Parish festivities – from Christmas to harvest time – provided ministers with yet another opportunity to participate in, and even preside over, the consumption of alcohol. When Thomas Newman, rector of Little Cornard in Suffolk, invited his neighbours around for dinner one Christmas, he no doubt felt he was being a paragon of clerical hospitality. His timing, however, was unfortunate. Such celebrations were anathema to radical Puritans, and in 1644 (the height of the Civil War, when this incident brought him before parliament’s ‘Committee for Scandalous Ministers’), Suffolk was firmly under Puritan control. In fact, Christmas celebrations were soon to be banned altogether for giving “liberty to carnal and sensual delights”. What made matters worse was the drink-fuelled prank that followed: “After they eat and drink sufficiently Mr Newman caused diverse men and women to be thrust into his buttery, their own husbands and wives being absent, and there locked them up and conveyed away the key.”
Close reading of these stories suggests that, when enjoying a tipple, clergymen had two priorities if they were to avoid social outrage and potential prosecution: they needed to avoid sliding beyond “cheerly” intoxication into drunkenness; and they should shun inappropriate drinking companions.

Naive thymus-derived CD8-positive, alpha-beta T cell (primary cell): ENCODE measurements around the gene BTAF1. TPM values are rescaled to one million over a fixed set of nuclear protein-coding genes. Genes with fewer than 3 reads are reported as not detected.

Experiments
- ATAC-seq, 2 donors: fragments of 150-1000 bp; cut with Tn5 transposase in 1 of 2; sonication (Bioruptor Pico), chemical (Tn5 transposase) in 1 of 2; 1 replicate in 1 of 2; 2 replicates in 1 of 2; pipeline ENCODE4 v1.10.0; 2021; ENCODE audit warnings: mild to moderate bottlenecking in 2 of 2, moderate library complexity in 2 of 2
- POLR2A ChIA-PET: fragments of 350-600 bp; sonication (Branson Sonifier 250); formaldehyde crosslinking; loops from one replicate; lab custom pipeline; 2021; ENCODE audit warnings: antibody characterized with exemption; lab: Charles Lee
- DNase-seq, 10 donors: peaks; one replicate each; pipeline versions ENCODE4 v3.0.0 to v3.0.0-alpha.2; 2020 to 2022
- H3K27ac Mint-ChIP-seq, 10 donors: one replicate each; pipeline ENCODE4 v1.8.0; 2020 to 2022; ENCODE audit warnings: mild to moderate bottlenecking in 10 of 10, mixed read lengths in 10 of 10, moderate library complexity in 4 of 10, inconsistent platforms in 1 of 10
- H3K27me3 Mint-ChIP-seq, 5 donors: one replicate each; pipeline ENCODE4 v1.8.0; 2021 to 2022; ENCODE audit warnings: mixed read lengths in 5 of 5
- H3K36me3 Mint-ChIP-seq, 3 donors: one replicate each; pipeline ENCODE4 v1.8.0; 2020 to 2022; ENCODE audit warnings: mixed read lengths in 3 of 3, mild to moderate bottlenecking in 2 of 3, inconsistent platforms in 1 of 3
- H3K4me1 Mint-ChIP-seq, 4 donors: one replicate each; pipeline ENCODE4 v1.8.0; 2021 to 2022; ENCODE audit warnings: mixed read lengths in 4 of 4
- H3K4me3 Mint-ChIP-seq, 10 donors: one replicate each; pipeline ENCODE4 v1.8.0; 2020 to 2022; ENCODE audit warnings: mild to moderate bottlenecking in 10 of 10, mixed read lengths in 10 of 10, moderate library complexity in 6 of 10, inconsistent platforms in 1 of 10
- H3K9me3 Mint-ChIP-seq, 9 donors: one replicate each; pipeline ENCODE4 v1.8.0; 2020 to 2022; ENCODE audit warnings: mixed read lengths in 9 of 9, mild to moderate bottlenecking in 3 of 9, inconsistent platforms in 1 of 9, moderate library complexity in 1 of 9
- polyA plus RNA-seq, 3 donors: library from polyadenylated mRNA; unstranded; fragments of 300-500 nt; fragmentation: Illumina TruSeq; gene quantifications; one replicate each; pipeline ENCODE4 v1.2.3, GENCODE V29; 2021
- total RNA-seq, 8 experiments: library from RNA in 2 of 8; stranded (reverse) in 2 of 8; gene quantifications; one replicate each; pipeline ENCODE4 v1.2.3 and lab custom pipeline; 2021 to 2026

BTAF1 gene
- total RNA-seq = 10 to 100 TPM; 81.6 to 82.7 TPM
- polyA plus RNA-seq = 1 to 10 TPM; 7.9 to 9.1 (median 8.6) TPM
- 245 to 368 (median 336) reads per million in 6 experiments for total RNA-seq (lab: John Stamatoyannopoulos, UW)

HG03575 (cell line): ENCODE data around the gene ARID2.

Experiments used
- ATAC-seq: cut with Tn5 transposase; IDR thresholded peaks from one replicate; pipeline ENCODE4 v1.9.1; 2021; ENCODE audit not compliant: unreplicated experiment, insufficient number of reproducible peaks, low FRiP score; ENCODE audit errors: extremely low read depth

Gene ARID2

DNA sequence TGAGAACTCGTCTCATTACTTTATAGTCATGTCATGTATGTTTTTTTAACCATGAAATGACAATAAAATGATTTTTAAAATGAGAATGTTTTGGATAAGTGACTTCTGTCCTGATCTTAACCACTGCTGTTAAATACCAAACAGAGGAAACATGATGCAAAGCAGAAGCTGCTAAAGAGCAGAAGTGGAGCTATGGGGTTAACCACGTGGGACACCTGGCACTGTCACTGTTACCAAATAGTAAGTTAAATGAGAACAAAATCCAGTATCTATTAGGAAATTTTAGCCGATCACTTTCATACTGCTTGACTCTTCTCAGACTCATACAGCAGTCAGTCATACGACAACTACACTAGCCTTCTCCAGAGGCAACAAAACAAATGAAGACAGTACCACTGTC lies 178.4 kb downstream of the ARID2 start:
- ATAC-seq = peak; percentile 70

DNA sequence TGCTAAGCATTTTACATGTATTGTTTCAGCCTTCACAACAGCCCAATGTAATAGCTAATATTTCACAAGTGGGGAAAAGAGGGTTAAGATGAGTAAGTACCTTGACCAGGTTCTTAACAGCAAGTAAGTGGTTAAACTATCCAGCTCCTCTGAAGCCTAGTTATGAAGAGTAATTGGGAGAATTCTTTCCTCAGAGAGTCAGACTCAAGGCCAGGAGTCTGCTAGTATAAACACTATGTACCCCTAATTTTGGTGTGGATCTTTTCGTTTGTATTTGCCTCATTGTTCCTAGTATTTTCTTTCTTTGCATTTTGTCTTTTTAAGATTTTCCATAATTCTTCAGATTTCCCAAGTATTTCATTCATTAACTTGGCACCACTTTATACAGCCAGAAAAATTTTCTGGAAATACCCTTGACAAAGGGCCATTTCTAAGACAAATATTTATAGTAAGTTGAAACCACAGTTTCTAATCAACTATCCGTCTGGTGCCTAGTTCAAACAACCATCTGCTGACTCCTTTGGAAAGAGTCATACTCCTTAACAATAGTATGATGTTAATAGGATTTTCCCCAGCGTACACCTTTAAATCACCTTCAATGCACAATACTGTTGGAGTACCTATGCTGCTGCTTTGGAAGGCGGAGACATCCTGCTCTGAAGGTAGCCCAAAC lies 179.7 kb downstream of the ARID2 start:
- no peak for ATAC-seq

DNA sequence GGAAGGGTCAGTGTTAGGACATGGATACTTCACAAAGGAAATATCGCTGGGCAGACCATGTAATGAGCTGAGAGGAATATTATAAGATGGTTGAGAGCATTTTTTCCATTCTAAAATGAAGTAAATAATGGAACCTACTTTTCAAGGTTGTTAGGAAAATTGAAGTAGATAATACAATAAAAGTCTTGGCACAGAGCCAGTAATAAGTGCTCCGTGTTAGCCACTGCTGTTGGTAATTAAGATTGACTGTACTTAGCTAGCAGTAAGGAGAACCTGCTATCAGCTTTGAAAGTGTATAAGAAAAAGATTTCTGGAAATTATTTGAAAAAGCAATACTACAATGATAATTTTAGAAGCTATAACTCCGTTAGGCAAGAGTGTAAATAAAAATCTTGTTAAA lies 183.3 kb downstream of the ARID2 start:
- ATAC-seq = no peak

The lengthy 1708 case against Nathaniel Rothwell, rector of Thursford in Norfolk, is a catalogue of these transgressions. At the Cross Keys, “the worst alehouse in Holt”, he engaged in a drinking bout with a sow-gelder (that is, a man who spayed pigs). He presumably lost, as he ended up “so disordered that he danced about the house… and at last was so drunk that they were forced to put him to bed in a bed where the mumpers [vagrants] and strollers used to lay”.
Rothwell also got drunk in domestic settings. At a baptismal party in Thursford, he “greedily” saw off two gotches (large-bellied earthenware jugs) of “strong drink” until he was “overcome”. He fell off his chair, attempted to put his wig on backwards, and used “very nasty filthy language”. His accusers also made much of the inappropriate company he kept in alehouses: “ordinary fellows”; “a sorry nasty old fellow, one John Curson a thatcher”; “the ostler, a little debauched boy”.
The accusations are serious ones, but it would be unwise not to apply at least a degree of scepticism to these stories. As collectors of tithes, clergymen were magnets for economic and political resentment. Many of their parishioners undoubtedly slung mud at them with alacrity – whether their accusations were rooted in reality or not.